Throughout the months of October and November 2008 the individuals housed within Unit 3W of the Alachua County Jail have, on numerous and repeated occasions, requested medical care only to be ignored and denied such care. In fact there have been numerous occasions when, upon bringing the issue to the attention of the officer in charge, that officer has brought the matter to the attention of the medical staff, yet no action has been taken. Additionally several several of the individuals housed have filed formal documents requesting medical care only to have those documents ignored and care denied. There are several requests for care filed two and three weeks prior to this grievance which remain unfulfilled and indeed unaddressed. The issues of medical care, and its denial, are only exacerbated by the other general conditions violative of fundamental civil rights and contributing directly to the harm of these individual citizens, of health, welfare and safety - as detailed in complaint issues 1 and 3 above regarding intolerable environmental conditions (excessive cold) and denial of sufficient nutrition. In response to raising the issue of filing grievances regarding the denial of health care inmates have been instructed explicitly that the submission of repeat requests for care, in writing, would not result in service, but instead would be met by punitive reaction and explicitly that persons submitting repeated requests, identical to those outstanding for several weeks, would only be moved to the back of the queue. It has also been stated to inmates that the medical staff is not equipped to handle their medical needs and that this has been the cause of the delay and denial of medical care on a routine basis. Denial of fundamental medical care, both for urgent and acute problems, as well as general and/or chronic conditions, constitutes a denial of fundamental and basic civil rights of the most grievous nature. This, accompanied by the fact and factors associated with the other systematic denial of civil rights affecting inmate health, safety and welfare (in being subjected toi conditions of extreme cold for lengthy durations and denial of fundamental nutrition) constitute a violation of the most extreme nature and requiring immediate attention and rectification.

  1. SYSTEMATIC DENIAL OF THE RIGHT TO COUNSEL:

In general, and with minor exceptions of particular individual members of the public defenders office, inmates of the Alachua County Jail, accused but not convicted, are being denied their most basic and fundamental right to be represented by counsel and to receive a fair trial. Although each pod/unit within the Alachua County Jail is given a sheet - also provide to each person assigned a public defender by the courts - detailing the instructions and phone numbers to contact their public defender via telephone, it is the routine practice of the public defender, Richard Parker, and his agency to refuse to answer calls from the jail - effectively denying the right to counsel. The few occasions when an inmate has been able to get through via the telephone the receptionist has been uncooperative and has denied access to the attorneys themselves. Furthermore the attorneys at the public defenders office are failing to communicate with and meet in person with those individuals incarcerated. It is well known by the staff, and is routinely stated by officers, social workers, case workers, and other jail officials and personnel that the public defender will only meet with their client for a brief period the day before or the day of their first court date, which often comes after thirty or more days of incarceration, during which no preparation for trial, discovery, or other necessary action required to be performed if one is to expect a fair trial and adequate representation, has been provided.  In fact this practice is so routine that it is well known that certain persons employed as public defenders have never taken a single case to trial. It is apparent on its face, that the actions of the public defender are calculated with the prior determination that the individual accused is guilty, or will be treated as guilty, and with persons having spent what is regularly the basic time incarcerated as to be offered a deal in lieu of a fair trial will be pressured, as a result of the denial of legal counsel, to take a deal rather than having his day in court. Furthermore this general and systematic practice of the public defenders office, on its face, assures that inmates cannot avail themselves of their right to speedy trial without [illegible] the concommittant right to a fair trial, given the failure of counsel to take even the most minimal actions on behalf of their clients prior to the speedy trial period's commencement [?].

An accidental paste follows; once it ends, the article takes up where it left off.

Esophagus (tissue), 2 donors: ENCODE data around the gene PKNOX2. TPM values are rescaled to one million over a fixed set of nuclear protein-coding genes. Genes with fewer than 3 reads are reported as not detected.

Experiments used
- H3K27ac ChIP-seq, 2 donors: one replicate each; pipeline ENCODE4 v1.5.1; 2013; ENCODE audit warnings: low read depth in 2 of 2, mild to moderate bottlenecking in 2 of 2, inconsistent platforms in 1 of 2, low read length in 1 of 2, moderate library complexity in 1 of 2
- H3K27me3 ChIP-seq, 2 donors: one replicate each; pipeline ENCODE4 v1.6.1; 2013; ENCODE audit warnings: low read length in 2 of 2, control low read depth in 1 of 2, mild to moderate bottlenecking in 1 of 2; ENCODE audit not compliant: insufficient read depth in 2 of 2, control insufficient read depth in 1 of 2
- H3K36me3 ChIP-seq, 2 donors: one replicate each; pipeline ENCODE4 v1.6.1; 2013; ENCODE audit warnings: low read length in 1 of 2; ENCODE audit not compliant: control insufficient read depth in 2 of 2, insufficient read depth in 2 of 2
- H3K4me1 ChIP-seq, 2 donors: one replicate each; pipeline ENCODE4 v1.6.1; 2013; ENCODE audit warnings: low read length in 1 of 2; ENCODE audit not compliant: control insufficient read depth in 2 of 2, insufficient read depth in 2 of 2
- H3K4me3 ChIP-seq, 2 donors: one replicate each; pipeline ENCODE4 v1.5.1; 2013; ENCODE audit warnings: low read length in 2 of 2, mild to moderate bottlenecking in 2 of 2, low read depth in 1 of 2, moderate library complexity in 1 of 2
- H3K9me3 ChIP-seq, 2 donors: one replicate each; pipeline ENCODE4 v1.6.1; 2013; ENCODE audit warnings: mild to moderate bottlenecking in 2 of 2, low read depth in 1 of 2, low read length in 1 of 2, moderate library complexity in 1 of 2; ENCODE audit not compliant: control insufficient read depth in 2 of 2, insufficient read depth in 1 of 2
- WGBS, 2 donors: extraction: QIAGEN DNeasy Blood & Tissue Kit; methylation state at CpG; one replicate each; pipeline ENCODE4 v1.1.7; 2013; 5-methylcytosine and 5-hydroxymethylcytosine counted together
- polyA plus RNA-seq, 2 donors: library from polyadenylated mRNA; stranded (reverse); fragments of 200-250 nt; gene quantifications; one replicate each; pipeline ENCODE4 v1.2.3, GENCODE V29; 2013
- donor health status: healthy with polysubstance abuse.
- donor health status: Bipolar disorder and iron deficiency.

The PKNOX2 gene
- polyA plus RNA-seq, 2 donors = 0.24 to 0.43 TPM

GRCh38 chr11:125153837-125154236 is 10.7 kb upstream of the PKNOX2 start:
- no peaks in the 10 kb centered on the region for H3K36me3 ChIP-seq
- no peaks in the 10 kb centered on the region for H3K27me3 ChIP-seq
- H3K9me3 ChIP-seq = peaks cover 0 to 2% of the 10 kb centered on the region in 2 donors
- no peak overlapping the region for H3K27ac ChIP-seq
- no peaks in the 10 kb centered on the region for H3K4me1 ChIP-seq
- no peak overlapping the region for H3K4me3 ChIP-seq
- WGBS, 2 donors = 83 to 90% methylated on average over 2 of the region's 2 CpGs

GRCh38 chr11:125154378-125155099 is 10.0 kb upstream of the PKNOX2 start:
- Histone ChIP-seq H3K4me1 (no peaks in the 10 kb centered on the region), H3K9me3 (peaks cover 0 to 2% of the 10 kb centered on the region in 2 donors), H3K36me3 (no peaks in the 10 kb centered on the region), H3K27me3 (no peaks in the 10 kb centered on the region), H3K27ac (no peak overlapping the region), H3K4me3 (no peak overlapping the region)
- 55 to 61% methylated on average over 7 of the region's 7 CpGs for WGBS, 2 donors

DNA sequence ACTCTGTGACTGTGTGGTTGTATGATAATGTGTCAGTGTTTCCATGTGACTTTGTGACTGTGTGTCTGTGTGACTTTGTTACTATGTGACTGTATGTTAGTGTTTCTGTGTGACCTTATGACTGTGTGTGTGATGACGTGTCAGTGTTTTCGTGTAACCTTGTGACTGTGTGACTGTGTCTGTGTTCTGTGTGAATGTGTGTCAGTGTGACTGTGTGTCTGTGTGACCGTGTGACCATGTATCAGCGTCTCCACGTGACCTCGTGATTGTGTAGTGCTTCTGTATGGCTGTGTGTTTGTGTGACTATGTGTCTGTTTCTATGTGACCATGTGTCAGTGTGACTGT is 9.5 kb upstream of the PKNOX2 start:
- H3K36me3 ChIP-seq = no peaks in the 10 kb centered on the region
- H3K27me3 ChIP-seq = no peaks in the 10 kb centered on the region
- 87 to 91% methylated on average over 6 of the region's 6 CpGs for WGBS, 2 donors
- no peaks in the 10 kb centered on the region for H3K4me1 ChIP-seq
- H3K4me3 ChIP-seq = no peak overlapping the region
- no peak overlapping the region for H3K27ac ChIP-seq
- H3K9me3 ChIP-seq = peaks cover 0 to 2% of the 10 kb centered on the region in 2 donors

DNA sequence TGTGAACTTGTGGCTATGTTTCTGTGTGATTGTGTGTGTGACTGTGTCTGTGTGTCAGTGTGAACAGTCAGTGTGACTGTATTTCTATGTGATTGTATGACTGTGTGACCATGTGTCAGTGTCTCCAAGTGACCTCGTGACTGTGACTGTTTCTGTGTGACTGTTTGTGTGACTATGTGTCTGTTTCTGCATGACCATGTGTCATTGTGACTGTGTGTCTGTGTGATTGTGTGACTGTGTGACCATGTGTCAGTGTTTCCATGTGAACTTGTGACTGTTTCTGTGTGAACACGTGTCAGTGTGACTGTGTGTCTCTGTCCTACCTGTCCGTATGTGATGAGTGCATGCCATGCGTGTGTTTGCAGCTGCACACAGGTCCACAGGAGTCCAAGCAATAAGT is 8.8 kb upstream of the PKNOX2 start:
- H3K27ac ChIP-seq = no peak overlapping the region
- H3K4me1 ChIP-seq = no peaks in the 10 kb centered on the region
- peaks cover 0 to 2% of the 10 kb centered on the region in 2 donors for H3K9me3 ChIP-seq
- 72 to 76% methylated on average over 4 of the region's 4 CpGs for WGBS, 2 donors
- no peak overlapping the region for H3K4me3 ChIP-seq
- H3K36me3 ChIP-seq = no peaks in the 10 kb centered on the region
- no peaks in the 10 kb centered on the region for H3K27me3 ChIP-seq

Furthermore the failure of the public defender to visit with or communicate with their incarcerated clients means that persons sit in jail without knowledge of the charges, the process, or their rights, in addition to other violations such as the inability to seek the posting of bond, the seeking of bond reduction, and other rights available to the non-incarcerated, and generally the class of persons who can [afford?] private counsel, [word illegible] and thus treats them, as a class, as fundamentally unequal. This is perhaps the most severe and significant violation of civil rights systematically suffered by those being incarcerated within the Alachua County Jail by the Office of the Alachua County Sheriff, and the Courts and State Attorney of the 8th Judicial Circuit, and clearly bears a causal relationship with the abuses, systematically imposed and generally unaddressed, as demonstrated in complaints One through Three above.

These complaints are submitted as a general and formal grievance per the fundamental denial of civil rights by the persons housed in Unit 3W of the Alachua County Jail during the months of October and November 2008. Submitted this day, November 9th 2008 by the undersigned occupants of Unit 3W Alachua County Jail.